To Unlock Potential of Digital Economy, Kosovo Must Go Beyond Internet Access, Says World Bank
PRISTINA, March 7, 2017− Countries in the European Union (EU) must enact policies designed to better help workers adapt to new jobs being created by the internet if they want to avoid increasing inequality and exclusion in the region, notes a new World Bank Report. According to Reaping Digital Dividends: Leveraging the Internet for Development in Europe and Central Asia, launched in Bucharest today, affordable and nearly universal access to the internet has not been enough for countries in the EU to fully benefit from opportunities being created by digital technologies and more needs to be done to develop a policy environment that can better leverage this access by linking workers to digital jobs.
“We are clearly seeing that internet access alone does not automatically translate into economic gains,” says Hans Timmer, Chief Economist for the European and Central Asia region of the World Bank. “Given their level of technological development, countries around Europe should be doing better in terms of e-commerce, but we are not seeing the Googles or Facebooks emerging out of Europe just yet.”
The IT market in Kosovo is small and underdeveloped because of the low level of digitalization and ICT usage in the economy. It is also characterized by strong competition from imports. The low level of specialization and differentiation among Kosovar technology companies is a constraint on competition and growth.
The biggest obstacles to export growth cited by IT market firms include visa barriers, lack of government support, the shortage and poor quality of business contacts abroad and domestically, insufficient market information, and branding problems. Other major issues affecting sector exports and sector growth in the long term is the lack of a skilled workforce for mass production. Constrained access to finance is another impediment to the development of export-oriented IT firms. At the same time, venture capital is not available.
“The spread of the Internet globally and improvements in ICT access in Kosovo mean that businesses and people can access global opportunities for employment and growth in IT-based businesses, online work, and trade in services”, says Marco Mantovanelli, World Bank Manager for Kosovo. “Yet, this also means that the skills base will need to be developed, and young people should have the capacity to find and do work in the digital era. This is why the World Bank is discussing possible support for Kosovo’s Digital Economy Program (KODE) which aims at sustainable economic growth and job creation through a wider use of broadband internet infrastructure and the development of globally competitive digital businesses and skills. Making the Internet universal and affordable in Kosovo and adapting workers’ skills and businesses to the demands of key export markets are precursors for transforming Kosovo into a digital economy.”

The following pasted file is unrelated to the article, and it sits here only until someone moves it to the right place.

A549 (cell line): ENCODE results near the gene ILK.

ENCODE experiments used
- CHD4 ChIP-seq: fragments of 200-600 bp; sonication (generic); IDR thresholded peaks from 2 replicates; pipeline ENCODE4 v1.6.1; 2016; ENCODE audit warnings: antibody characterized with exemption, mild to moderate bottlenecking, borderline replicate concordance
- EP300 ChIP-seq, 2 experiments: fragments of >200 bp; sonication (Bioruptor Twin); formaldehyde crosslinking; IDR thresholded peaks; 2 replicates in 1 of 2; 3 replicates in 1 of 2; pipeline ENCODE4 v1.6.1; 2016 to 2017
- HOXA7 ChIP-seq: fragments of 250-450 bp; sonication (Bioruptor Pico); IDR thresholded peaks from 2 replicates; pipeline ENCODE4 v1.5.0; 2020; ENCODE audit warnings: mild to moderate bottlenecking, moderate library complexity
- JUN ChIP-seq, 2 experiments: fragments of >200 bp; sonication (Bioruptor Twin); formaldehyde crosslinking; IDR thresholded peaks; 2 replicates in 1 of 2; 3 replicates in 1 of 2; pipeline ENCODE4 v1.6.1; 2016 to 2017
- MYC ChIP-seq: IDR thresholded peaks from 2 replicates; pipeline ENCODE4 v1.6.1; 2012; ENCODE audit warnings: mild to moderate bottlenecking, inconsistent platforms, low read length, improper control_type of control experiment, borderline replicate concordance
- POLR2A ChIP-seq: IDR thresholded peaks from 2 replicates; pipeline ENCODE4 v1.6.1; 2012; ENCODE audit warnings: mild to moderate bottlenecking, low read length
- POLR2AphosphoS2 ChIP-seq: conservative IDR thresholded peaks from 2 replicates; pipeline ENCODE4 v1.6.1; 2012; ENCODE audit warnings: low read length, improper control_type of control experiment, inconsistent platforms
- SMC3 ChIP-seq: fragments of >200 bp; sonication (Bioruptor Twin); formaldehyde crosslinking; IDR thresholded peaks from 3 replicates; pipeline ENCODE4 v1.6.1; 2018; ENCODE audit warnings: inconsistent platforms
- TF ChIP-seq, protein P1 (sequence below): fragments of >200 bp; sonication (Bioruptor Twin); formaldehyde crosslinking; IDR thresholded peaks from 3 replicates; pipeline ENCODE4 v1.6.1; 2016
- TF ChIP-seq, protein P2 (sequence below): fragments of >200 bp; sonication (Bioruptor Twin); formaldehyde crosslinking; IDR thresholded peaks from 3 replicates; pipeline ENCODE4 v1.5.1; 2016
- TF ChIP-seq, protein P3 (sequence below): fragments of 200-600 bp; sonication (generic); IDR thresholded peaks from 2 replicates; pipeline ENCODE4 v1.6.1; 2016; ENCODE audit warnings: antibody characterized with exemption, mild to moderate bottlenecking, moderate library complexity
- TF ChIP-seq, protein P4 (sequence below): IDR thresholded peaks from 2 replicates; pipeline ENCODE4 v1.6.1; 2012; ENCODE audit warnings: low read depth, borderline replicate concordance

Online work may also offer increased opportunities for groups facing barriers to employment, for example, older workers, women, or adults with young children where daycare services are costly or scarce. Kosovo is active in promoting online work model among women in rural areas. The Women in Online Work program (WoW) supported by the World Bank, which provided training and coaching for online work for 150 unemployed and underemployed Kosovo women, is an example of such an initiative.
“Although new and unprecedented opportunities are being created by the internet, there also exists the possibility of further exclusion – especially for unskilled workers,” says Hernan Winkler, World Bank ECA Economist and lead author of the report. “We need to put policies in place that can help people adapt to new challenges.”
“Focusing on measures that increase health and pension coverage for workers of the ‘gig’ economy or facilitate the transition of displaced workers toward new jobs can be more effective than creating regulations aimed at preventing inevitable technological changes.”
Policies to facilitate tax and social contribution payments in the sharing economy could nudge workers out of the shadow economy and provide them with some employment protection, according to the report. Improving competition may also help foster the adoption of ICT among firms in the EU, especially in Southern Europe, a region with a relatively weaker competition environment.
The rise of the sharing economy and alternative work arrangements pose a new challenge to existing labor market regulations and the social contract, which were established to protect workers in lifelong salaried jobs. The EU has the unique opportunity to lead the policy agenda to make the jobs of the digital economy more inclusive and more productive.